33 Activities to Raise Mindful Kids
Sometimes it feels as though the screens are consuming our children not the other way round. And then we crave for other activities- activities to raise mindful kids, activities to be more present in their lives.
I feel so concerned about persistent lower moods in which my son lives.
Are our children ever going to know the happiness hidden in playing without toys?
Are you among those parents who have similar concerns as above?
Do you also worry about the declining level of happiness in the younger generation? You know that mindfulness has an answer but how do you preach it to children as young as 4 years old?
Fret not! Raising mindful children is easier than it appears. All we have to do is to learn not to raise mindless children.
Yes, that’s all we need.
Children, being intelligent, little creature know, and live in the mindset of, mindfulness. We, being parents, are tasked with not distracting them with overwhelming demands, noise, and attention from this natural state of mind.
Once we have learned to give just adequate attention to our kids, we need certain activities to make the mindfulness practice more mindful. Get them talking about the mindset so they remain committed to it.
Activities to Raise Mindful Kids
Let’s see a few activities to raise mindful kids so they are more aligned with their natural mental state.
- Get out of your home. More precisely, get into nature.
- Climb trees with them.
- Collect flowers, leaves or twigs with them.
- Ask them to focus on breath going in and coming out.
- Close eyes and feel the objects from a box of samples.
- Ask them to experience and report the food they are eating before seeing it only through their senses of smell and taste.
- Encourage them to get their hands dirty (proverbially). Read more about working with children on this post.
- Ask them to look inward and ask every part of their body how it is feeling.
- Tell them that sometimes you need to relax for a moment thinking about every of your body parts and mindfully relaxing it. Model this exercise in front of them until they know what you do.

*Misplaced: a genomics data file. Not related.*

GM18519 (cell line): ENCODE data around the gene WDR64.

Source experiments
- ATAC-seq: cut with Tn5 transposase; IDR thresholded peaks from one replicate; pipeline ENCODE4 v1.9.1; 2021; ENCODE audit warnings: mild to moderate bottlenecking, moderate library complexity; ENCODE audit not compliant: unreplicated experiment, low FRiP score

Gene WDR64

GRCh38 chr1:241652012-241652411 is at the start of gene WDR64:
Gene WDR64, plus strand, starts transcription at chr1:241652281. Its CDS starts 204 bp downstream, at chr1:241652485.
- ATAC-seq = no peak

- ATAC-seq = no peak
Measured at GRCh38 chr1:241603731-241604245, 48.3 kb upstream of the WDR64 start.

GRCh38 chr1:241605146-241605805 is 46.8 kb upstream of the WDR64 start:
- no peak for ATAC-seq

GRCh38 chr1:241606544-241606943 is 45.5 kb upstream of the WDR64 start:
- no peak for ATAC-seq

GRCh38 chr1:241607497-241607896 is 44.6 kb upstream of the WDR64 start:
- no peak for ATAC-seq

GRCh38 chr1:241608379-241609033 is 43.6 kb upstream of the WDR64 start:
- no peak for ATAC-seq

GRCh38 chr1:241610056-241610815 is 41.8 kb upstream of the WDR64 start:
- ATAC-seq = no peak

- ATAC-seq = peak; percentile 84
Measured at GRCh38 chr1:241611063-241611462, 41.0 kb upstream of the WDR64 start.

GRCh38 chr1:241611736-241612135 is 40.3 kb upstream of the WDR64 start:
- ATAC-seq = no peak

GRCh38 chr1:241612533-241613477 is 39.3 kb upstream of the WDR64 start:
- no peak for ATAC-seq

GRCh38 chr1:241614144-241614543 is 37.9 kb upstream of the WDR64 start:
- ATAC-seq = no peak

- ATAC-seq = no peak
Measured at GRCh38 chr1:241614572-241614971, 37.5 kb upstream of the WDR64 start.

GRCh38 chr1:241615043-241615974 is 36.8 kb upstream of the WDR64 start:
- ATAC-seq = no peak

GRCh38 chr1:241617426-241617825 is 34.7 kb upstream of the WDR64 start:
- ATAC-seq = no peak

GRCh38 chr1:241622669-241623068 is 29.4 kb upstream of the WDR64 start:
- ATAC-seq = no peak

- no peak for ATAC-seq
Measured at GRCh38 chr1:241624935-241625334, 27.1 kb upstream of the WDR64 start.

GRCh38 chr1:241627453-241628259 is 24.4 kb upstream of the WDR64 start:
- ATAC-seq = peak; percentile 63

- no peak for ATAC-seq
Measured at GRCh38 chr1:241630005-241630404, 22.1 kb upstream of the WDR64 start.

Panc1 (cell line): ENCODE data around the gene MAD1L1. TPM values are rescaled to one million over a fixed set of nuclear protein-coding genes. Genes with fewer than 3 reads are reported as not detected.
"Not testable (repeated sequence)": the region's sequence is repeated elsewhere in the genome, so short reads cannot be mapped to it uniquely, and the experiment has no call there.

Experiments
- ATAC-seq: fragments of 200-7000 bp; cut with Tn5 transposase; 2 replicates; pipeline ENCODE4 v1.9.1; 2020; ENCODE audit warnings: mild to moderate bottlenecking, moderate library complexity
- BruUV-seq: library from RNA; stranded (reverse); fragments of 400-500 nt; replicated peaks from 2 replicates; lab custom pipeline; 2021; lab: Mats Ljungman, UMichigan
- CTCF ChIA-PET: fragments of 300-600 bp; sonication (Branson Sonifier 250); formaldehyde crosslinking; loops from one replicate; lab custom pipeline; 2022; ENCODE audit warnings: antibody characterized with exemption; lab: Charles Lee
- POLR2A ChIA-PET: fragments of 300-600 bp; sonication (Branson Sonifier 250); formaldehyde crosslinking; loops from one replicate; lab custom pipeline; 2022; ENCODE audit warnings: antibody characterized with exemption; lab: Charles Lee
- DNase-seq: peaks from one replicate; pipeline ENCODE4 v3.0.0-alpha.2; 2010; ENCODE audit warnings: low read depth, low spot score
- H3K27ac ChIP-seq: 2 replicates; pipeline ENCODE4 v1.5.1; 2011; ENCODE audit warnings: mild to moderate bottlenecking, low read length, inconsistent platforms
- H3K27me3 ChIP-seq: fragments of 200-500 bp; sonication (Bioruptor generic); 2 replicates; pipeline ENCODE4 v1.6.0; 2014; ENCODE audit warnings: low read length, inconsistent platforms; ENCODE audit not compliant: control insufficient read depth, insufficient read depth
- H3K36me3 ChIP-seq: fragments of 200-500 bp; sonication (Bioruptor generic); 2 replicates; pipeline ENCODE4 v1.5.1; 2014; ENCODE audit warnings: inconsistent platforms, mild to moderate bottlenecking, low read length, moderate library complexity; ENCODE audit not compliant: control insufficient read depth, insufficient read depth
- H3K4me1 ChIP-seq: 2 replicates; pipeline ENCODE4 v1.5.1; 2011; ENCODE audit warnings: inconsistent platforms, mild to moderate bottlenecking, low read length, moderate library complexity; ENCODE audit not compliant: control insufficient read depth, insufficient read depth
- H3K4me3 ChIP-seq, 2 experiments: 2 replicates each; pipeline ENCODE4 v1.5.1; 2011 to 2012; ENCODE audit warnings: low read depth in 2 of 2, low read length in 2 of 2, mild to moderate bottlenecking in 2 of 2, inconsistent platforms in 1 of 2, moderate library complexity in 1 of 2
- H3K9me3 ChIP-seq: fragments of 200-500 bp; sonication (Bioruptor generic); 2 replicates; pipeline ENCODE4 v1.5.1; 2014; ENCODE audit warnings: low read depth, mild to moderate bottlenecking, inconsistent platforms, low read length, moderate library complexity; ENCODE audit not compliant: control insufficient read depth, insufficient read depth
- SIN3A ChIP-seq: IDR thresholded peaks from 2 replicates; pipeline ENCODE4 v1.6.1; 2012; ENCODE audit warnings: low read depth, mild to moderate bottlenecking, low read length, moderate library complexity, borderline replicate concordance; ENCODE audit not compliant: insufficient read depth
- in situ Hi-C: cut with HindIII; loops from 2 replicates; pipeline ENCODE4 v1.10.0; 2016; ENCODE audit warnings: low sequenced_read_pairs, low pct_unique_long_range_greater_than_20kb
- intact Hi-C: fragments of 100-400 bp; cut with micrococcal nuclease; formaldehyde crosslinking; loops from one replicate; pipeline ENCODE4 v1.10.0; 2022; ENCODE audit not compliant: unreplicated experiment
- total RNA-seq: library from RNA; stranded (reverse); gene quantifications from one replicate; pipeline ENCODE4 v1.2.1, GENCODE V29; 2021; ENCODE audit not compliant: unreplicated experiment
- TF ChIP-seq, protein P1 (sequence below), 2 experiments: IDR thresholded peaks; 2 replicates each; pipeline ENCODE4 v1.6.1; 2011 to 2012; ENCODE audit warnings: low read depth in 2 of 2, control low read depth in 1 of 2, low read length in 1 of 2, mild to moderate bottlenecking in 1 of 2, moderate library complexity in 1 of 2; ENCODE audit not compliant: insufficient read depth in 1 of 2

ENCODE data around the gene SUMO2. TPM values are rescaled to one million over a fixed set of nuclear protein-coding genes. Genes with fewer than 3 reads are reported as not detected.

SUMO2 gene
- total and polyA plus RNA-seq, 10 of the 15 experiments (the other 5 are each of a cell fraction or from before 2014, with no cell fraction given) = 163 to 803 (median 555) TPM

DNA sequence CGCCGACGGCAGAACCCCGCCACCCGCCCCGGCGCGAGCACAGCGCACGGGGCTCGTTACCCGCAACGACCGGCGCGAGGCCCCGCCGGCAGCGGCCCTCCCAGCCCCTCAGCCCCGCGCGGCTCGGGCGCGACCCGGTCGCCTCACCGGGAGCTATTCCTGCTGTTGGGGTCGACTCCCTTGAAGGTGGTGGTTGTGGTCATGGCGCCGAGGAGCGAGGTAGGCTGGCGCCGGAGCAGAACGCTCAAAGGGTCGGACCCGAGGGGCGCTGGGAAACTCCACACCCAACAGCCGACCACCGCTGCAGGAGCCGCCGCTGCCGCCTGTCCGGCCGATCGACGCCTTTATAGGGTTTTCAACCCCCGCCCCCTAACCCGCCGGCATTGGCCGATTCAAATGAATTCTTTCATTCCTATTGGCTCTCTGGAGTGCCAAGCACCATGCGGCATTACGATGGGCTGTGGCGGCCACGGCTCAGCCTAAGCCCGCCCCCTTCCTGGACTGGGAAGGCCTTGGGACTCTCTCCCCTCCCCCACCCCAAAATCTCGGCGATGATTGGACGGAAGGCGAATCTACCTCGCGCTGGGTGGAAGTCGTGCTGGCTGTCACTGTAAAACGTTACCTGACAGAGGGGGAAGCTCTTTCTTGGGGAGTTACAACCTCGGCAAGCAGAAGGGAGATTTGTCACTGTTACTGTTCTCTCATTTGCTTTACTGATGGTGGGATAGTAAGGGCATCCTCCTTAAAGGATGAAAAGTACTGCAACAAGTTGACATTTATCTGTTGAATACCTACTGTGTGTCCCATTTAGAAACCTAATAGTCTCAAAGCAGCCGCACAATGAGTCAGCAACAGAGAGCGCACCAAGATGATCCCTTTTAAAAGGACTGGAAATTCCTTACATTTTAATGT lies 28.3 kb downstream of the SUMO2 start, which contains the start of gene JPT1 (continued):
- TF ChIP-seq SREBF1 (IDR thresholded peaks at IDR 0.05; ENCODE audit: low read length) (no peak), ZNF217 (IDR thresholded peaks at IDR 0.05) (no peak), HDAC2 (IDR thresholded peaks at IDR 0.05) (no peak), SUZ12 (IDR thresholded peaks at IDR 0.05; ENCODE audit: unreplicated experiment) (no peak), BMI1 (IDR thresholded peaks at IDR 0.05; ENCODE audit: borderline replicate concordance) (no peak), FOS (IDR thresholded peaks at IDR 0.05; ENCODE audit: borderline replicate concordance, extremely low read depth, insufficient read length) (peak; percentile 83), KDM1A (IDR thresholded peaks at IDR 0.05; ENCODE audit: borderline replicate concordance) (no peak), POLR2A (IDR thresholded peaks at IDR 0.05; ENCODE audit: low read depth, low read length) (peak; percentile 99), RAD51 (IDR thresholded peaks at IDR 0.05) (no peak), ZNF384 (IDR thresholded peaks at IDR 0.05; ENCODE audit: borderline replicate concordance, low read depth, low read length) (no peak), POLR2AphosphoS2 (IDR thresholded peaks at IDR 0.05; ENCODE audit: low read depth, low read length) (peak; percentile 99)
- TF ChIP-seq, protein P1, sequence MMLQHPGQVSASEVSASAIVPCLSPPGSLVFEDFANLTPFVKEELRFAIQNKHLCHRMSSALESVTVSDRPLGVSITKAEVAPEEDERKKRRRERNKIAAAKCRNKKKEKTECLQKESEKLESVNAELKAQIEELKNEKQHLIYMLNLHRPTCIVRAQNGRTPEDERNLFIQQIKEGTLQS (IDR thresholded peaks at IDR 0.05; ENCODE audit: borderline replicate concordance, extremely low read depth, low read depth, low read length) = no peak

- Ask them to name their emotions. (NEVER forget to do this when they are overwhelmed by these feelings.)
- Ask them to name the emotions of someone interacting with them.
- Encourage them to speak up. If they find an experience or an interaction with other human beings happiness-inducing, ask them to thank that person. If they think the interaction was unjust, ask them to voice their opinion.
- Lay down on your back in open on a cloudy day and ask your child to name the shape of the cloud.
- Play with the reflection of light or with shadows. Ask them to find the source of reflection on the wall or ceiling.
- Focus on the tiny floating particles that come with the light on a sunny day. Ask them to follow them across their journey.
- Ask them to close their eyes and focus on the darkness inside. How does this darkness change with every change in light intensity?
- Ask them to put fingers in their ears to listen to the blood flowing within the body.
- Talk to them after meal regarding how their meal will move across their digestive tract.
- Lay with them and place a pillow on your abdomen. Laugh at how it’s moving up and down.
- Hug them for twenty seconds.
- Go on a mindful walk. Encourage them to report as many birds, people, cars, or trees as they can remember on the walk.
- Guide them through mindful meditation.
- Talk to them about their heartbeat let them experience it. Ask them to experience your heartbeat.
- Do the same with the pulse.
- Let them lie on fresh grass and feel the freshness.
- Play a game of sensing their moving body parts.
- Free up their time. They can practice mindfulness in a better way than they would under your supervision.
- Hold an arrow shooting competition. Help them learn it.
- If you can, teach them the skill of horseback riding.
- Ask questions that encourage critical thinking.
- Ask them to spot characters or objects in a comic book.
- Be with them.
- And be silly.
There are hundreds of small activities that will allow you to be silly and present with your kids. Enjoying small instances of happiness is the best way to raise mindful kids.